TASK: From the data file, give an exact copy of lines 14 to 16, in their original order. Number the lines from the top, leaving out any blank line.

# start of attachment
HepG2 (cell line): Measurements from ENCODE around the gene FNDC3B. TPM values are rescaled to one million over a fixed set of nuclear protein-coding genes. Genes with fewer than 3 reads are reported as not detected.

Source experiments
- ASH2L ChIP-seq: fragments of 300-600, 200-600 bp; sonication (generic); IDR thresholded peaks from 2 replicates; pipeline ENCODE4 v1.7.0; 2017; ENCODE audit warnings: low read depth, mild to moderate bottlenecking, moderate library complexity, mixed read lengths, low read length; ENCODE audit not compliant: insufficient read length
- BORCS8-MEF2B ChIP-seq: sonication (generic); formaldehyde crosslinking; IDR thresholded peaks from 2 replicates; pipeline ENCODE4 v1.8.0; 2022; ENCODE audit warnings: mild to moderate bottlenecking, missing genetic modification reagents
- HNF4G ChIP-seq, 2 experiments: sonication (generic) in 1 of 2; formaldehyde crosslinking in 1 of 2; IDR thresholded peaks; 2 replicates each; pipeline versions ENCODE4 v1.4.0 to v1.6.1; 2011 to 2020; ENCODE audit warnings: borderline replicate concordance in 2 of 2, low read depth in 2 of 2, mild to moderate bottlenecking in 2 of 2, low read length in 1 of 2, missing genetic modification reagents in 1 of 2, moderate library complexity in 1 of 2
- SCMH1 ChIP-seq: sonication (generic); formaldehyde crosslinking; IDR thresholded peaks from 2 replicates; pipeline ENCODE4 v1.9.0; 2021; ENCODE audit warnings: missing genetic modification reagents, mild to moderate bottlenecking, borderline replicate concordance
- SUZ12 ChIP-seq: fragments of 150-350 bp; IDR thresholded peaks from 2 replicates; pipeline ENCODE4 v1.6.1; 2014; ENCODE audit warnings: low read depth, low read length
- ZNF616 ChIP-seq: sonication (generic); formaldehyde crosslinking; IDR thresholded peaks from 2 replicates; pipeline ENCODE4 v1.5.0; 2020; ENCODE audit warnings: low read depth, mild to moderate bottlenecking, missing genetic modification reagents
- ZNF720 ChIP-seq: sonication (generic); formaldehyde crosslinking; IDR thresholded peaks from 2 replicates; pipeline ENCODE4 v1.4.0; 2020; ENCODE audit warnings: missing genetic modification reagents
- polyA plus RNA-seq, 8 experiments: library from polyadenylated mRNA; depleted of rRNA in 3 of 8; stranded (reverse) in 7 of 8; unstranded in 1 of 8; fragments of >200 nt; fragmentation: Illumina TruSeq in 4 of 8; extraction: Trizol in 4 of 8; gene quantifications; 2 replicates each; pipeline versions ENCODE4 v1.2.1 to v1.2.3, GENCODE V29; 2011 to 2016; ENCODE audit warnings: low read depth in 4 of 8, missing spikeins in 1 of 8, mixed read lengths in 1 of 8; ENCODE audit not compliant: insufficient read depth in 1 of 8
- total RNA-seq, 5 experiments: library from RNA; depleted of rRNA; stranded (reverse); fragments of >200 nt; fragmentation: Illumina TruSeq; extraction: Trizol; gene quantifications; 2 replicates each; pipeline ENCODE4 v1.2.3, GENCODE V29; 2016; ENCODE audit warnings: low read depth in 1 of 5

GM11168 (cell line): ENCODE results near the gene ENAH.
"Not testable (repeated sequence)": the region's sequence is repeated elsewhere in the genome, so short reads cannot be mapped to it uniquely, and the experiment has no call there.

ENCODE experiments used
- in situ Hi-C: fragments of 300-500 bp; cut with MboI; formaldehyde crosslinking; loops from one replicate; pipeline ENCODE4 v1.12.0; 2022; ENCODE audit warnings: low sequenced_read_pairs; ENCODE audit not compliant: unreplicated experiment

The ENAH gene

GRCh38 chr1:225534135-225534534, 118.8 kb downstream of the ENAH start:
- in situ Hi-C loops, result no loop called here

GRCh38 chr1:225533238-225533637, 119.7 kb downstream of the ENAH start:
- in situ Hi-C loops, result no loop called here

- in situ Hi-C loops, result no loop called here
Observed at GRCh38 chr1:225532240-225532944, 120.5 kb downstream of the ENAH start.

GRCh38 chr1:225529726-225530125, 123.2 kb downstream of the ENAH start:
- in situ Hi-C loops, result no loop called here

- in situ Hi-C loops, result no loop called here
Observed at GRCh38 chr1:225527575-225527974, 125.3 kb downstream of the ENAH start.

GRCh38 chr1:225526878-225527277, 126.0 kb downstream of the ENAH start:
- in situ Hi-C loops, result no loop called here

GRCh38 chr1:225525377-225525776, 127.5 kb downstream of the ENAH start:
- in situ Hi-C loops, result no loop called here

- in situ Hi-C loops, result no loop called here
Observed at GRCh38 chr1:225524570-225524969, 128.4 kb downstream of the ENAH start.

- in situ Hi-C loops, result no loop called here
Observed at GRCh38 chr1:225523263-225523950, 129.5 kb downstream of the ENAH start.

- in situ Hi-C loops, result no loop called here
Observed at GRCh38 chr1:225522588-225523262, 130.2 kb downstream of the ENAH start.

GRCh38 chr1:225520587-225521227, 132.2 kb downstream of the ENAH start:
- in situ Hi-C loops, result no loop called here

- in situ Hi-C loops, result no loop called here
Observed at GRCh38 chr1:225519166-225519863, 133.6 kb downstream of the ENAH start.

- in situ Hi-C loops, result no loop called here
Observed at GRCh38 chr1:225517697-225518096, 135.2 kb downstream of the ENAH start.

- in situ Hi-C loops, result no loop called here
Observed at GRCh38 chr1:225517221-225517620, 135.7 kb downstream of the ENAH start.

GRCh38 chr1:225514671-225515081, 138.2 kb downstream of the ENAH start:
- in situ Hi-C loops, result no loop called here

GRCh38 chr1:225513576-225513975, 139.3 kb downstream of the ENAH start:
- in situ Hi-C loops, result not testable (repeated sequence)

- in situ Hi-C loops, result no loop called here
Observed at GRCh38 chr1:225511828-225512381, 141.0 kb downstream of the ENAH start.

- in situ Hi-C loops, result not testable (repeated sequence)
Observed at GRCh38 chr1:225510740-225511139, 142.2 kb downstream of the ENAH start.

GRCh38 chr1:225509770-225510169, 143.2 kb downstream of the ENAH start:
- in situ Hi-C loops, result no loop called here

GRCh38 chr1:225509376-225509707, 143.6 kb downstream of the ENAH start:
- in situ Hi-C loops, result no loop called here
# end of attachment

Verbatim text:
ENCODE experiments used
- in situ Hi-C: fragments of 300-500 bp; cut with MboI; formaldehyde crosslinking; loops from one replicate; pipeline ENCODE4 v1.12.0; 2022; ENCODE audit warnings: low sequenced_read_pairs; ENCODE audit not compliant: unreplicated experiment

The ENAH gene